Annual Visits May Not Increase Cognitive Impairment Detection
There were no clinically relevant differences between the AWV group and matched controls in the rates of diagnoses of incident Alzheimer disease and related dementia.
HealthDay News — Medicare Annual Wellness Visits (AWVs) do not appear to substantially increase the detection of cognitive impairment in older adults, according to a study published online April 2 in the Journal of the American Geriatrics Society.
Nicole R. Fowler, Ph.D., from Indiana University in Indianapolis, and colleagues examined the effect of the Medicare AWVs on the detection of cognitive impairment and on follow-up cognitive care for older adults. The authors performed a retrospective matched-cohort study in a 5 percent random sample of fee-for-service Medicare beneficiaries enrolled continuously for 12 months before and after an index ambulatory visit from 2011 to 2013. Study participants had no claims evidence of cognitive impairment before the index visit.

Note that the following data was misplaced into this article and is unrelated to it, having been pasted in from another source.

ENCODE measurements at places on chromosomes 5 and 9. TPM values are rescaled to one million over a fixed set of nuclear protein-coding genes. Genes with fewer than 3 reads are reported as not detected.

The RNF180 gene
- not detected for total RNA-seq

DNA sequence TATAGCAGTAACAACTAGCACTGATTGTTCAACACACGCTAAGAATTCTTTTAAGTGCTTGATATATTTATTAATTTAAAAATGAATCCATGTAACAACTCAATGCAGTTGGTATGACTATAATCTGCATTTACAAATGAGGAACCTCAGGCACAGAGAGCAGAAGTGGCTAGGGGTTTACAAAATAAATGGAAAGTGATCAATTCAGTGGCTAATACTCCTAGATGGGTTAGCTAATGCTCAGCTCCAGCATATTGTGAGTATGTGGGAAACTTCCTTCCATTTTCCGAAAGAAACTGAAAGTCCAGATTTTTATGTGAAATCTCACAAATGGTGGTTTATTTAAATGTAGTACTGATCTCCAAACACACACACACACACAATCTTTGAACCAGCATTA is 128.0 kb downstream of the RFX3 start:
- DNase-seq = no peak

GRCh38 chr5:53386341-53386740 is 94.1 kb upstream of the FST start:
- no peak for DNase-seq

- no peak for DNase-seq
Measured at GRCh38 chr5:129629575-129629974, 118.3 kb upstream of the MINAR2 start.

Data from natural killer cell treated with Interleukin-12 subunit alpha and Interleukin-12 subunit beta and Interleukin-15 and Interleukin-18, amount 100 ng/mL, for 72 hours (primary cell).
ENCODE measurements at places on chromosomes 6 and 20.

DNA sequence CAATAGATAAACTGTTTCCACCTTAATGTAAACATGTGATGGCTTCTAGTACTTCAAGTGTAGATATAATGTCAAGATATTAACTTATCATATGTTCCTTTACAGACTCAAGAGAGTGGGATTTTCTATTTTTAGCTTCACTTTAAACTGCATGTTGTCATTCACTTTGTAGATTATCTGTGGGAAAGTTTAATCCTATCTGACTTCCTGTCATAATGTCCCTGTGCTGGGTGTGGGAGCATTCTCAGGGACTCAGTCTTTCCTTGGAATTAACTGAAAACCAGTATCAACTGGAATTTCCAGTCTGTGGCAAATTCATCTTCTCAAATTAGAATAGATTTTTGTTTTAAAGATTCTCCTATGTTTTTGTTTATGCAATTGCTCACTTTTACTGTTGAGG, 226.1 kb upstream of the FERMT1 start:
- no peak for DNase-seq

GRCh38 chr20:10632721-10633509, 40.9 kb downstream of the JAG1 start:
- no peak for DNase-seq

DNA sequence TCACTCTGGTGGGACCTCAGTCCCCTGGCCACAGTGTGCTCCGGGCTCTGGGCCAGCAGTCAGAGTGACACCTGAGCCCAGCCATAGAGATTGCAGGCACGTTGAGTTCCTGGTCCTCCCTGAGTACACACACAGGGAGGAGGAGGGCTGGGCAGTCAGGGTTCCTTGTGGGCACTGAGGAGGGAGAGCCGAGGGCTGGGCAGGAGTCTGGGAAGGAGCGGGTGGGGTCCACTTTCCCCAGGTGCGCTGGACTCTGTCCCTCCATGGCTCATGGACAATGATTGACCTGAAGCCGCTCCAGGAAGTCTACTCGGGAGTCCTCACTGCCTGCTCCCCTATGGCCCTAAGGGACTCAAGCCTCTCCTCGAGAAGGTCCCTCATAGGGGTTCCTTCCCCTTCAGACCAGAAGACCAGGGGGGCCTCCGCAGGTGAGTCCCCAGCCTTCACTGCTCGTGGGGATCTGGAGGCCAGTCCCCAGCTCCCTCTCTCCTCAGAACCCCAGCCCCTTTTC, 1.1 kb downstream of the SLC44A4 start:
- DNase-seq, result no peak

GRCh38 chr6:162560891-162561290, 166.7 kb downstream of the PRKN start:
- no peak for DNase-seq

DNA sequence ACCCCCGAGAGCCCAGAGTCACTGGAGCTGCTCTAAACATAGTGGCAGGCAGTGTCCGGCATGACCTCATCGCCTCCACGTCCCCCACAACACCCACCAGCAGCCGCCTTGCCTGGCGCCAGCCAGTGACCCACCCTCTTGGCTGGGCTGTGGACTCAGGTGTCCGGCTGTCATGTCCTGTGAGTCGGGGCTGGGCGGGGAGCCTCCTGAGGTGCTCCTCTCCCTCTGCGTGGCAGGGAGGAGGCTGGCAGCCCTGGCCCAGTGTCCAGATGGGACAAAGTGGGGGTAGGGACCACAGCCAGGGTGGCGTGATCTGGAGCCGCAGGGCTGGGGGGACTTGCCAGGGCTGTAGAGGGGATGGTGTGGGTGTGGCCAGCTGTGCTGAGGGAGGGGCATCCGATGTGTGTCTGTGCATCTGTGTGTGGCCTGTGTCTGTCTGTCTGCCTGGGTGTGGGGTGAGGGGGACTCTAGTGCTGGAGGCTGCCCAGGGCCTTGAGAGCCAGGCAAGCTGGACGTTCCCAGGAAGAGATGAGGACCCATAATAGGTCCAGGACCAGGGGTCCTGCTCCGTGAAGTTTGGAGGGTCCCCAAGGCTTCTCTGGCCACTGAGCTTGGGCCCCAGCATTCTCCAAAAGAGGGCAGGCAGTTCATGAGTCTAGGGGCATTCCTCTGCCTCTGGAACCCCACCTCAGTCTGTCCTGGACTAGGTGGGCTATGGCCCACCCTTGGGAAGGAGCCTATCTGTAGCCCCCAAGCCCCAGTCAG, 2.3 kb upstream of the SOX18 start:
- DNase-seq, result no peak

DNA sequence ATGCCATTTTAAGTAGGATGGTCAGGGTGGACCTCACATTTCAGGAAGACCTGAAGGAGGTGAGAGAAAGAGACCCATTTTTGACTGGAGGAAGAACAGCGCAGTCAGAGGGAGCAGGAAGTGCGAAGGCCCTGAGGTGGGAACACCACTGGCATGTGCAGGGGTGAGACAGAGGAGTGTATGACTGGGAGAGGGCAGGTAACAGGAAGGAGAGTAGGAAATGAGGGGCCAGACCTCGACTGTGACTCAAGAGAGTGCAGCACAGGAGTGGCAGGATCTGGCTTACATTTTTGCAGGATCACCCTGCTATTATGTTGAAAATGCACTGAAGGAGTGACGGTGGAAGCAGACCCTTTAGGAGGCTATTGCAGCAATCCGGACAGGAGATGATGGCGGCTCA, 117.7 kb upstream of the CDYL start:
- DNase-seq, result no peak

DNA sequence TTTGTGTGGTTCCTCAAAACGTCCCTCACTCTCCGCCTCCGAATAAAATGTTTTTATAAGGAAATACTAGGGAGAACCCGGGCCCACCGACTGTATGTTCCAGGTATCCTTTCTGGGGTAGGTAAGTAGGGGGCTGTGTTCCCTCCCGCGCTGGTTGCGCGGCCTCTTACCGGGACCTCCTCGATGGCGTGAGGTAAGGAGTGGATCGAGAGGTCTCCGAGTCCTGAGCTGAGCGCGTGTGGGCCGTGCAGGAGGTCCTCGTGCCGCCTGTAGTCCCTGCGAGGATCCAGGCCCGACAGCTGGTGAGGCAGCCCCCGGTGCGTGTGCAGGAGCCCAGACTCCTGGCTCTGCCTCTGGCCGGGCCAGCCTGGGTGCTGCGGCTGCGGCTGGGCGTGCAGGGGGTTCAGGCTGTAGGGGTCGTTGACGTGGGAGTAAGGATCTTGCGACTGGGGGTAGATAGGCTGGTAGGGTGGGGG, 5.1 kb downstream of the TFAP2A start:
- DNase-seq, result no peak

The researchers found that there were no clinically relevant differences between the AWV group and matched controls in the rates of incident Alzheimer disease and related dementia (ADRD) diagnoses (6.16 versus 6.86 percent; P < 0.001) and initiation of ADRD medications (1 versus 1.08 percent; P = 0.15), although the AWV group had higher rates testing for thyroid-stimulating hormone (39.8 versus 28.36 percent; P < 0.001), B12 (9.41 versus 6.97 percent; P < 0.001), folate (4.76 versus 3.72 percent; P < 0.001), and neurobehavioral issues (0.75 versus 0.55 percent; P < 0.001).
"Although the AWV is correlated with an increase in some measures of cognitive care, such as laboratory testing for reversible causes of cognitive impairment, it does not appear to substantially increase recognition of undetected ADRD," the authors write.
Several authors disclosed financial ties to Eli Lilly and Co., which funded the study.